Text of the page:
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So you’ve already seen Pride and Prejudice (the Colin Firth and the Keira Knightley versions). And the Keira Knightley Anna Karenina. And Jane Eyre with Mia Wasikowsa and Michael Fassbender. You’ve also watched at least one adaptation of every Jane Austen novel. Maybe you’ve even seen North and South. And of course you watch Downton Abbey faithfully. Now you’re searching for the next period drama to binge-watch.

Allow me to be your guide through the world of costume drama. One of my hobbies is watching every single period drama in existence. I’ve made my way through Keira Knightley’s filmography, binged on the many adaptations of the novels of Jane Austen (even the forgotten ones from the ‘80s), consumed original miniseries, and viewed many a historical drama or adaptation of a 19th century novel.

And so, I present to you some very under-viewed but still amazing period dramas, in no particular order. You should add to them all to your must watch list. And of course, read the books too, if they’re based on a book.

1. The Crimson Field

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This TV drama about a field hospital in France during World War I was cancelled too soon after only one season, but it is a must watch. There is intense chemistry between Kitty Trevelyan (Oona Chaplin), a new volunteer nurse with a bad attitude and a past, and Captain Thomas Gillan (Richard Rankin), a surgeon who’s as serious as they come. Richard Rankin is very very very handsome. There are some unique storylines, from closeted gay characters to a German love interest. And there are many patients with poignant guest arcs, including a cameo by Rupert Graves. Don’t miss Suranne Jones as Sister Joan Livesy, a badass trousers-wearing, motorcycle-riding nurse that all the female characters aspire to be.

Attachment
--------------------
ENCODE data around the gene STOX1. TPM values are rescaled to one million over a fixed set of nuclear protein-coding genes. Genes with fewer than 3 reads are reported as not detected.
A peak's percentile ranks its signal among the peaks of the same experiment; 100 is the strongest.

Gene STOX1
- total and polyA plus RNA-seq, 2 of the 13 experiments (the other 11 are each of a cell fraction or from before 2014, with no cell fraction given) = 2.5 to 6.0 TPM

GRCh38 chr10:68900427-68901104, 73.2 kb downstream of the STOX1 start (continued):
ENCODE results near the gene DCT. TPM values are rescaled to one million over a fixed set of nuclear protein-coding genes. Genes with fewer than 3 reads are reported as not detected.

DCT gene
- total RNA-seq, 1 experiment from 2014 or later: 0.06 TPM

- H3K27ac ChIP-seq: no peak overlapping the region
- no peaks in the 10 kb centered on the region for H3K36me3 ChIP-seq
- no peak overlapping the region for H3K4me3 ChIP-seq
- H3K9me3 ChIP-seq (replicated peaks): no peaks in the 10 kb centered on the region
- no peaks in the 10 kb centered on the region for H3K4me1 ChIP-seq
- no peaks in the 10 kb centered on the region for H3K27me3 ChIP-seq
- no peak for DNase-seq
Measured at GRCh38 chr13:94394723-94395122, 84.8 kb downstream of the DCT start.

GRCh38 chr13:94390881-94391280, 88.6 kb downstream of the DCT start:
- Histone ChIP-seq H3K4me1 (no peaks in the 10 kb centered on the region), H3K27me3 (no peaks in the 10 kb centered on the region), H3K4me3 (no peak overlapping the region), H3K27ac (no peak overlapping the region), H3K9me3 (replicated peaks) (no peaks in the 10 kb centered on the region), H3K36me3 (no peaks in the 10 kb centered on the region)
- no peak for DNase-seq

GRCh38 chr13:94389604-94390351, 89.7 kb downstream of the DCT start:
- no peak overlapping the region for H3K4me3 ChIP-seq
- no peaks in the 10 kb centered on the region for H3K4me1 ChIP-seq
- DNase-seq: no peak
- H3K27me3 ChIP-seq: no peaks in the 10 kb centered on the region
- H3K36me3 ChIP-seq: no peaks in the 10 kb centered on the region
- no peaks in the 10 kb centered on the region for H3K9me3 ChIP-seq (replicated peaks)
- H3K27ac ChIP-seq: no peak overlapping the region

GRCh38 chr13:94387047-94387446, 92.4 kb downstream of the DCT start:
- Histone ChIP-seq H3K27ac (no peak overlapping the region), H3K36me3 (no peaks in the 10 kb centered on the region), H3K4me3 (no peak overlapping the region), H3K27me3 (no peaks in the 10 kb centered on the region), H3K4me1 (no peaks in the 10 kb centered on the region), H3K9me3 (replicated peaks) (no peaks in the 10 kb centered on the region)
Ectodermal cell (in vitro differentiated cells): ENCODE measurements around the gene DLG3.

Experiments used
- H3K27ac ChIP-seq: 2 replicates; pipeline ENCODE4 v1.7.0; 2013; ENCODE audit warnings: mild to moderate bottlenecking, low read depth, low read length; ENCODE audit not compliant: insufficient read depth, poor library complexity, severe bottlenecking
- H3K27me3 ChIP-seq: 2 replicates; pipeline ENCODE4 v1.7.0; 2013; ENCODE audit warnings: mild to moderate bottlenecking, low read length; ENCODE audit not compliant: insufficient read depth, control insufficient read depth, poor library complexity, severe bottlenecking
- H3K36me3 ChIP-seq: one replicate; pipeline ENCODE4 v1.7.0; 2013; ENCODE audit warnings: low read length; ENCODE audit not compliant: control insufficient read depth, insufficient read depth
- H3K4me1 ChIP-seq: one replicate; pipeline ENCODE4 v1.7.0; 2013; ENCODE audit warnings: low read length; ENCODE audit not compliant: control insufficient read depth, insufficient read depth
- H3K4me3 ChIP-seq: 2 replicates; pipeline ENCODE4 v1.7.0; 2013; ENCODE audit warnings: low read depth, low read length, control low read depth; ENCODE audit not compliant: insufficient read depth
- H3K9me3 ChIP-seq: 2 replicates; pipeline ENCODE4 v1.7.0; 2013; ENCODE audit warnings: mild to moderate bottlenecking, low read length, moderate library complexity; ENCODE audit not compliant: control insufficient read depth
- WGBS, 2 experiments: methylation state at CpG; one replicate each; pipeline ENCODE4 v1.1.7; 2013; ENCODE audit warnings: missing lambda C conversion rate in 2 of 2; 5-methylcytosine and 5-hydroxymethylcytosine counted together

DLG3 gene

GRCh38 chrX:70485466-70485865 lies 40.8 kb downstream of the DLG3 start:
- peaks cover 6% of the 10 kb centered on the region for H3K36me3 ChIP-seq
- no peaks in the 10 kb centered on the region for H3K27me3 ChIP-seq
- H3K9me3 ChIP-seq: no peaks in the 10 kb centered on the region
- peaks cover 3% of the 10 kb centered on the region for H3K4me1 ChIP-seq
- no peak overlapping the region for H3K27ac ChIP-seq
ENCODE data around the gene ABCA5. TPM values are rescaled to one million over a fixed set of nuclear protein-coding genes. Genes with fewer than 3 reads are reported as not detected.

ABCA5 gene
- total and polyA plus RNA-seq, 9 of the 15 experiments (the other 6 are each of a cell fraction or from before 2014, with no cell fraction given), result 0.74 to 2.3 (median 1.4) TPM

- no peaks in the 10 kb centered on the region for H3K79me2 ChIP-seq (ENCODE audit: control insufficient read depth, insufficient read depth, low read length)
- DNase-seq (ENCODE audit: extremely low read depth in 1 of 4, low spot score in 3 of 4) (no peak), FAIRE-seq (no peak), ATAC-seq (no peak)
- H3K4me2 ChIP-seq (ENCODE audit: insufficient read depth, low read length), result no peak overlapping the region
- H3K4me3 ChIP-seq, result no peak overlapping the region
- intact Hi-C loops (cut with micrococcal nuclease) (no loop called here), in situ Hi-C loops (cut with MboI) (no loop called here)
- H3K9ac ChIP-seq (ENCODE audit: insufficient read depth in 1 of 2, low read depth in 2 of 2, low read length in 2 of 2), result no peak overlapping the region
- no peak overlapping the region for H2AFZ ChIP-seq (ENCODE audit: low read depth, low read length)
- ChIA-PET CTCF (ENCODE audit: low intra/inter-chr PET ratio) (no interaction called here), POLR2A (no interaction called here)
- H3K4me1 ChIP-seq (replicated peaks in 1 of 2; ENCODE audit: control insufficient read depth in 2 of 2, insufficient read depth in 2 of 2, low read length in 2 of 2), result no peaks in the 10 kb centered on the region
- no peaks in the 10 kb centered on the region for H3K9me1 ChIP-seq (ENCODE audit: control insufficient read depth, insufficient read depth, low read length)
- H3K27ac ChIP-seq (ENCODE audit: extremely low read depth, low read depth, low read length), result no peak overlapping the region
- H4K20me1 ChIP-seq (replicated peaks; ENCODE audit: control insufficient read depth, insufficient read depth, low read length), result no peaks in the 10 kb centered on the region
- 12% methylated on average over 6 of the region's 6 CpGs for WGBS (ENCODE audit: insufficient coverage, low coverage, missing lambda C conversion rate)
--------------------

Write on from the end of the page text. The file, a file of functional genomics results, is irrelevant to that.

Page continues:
2. Land Girls

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The TV series Land Girls is about the Women’s Land Army in England during World War II (they worked as farmers to produce much-needed food while the men were away). All the Land Girls have compelling storylines, from unplanned babies to bad marriages to affairs with aristocrats. By the end of the first season you will have a strong urge to copy all their fabulous headscarf hairstyles. One of my favorite storylines is in series two, when Connie, a Land Girl and self-proclaimed jezebel, sets her sights on Henry, only to find out he’s the local reverend.

3. London Hospital

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The series London Hospital (called Casualty 1900s across the pond) depicts the daily grind of running the title hospital. And, to thrill your inner historian, every character and case is taken directly from the actual records of the real life London Hospital. One of the most compelling storylines involves Nurse Ada Russell, who must decide whether to take a promotion or marry her coworker Doctor James Walton (Nurses at the London were not allowed to get married). There’s also Nurse Ethel Bennett (played by the immensely likeable Charity Wakefield), who aspires to be a doctor.

4. Tess of the d’Urbervilles (1998 and 2008)

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Thomas Hardy’s Tess of the d’Urbervilles is one of my favorite books. Tess is a fallen woman who is trying to better herself despite hardship, but she never escapes the weight of society’s judgment and men’s cruelty. It will make you very sad. It will punch you in the heart. It will make you cry your face off at all the injustice. When I first read it, then ending stayed with me for weeks. The 2008 miniseries with Gemma Arterton (Tess Durbeyfield) and Eddie Redmayne (Angel Clare) is definitely the most beautiful, and packs the biggest emotional punch. The cinematography is beautiful. However, I expected a little more from Eddie Redmayne. But he is still very cute. The 1998 movie is also good, and has a much better Angel Clare.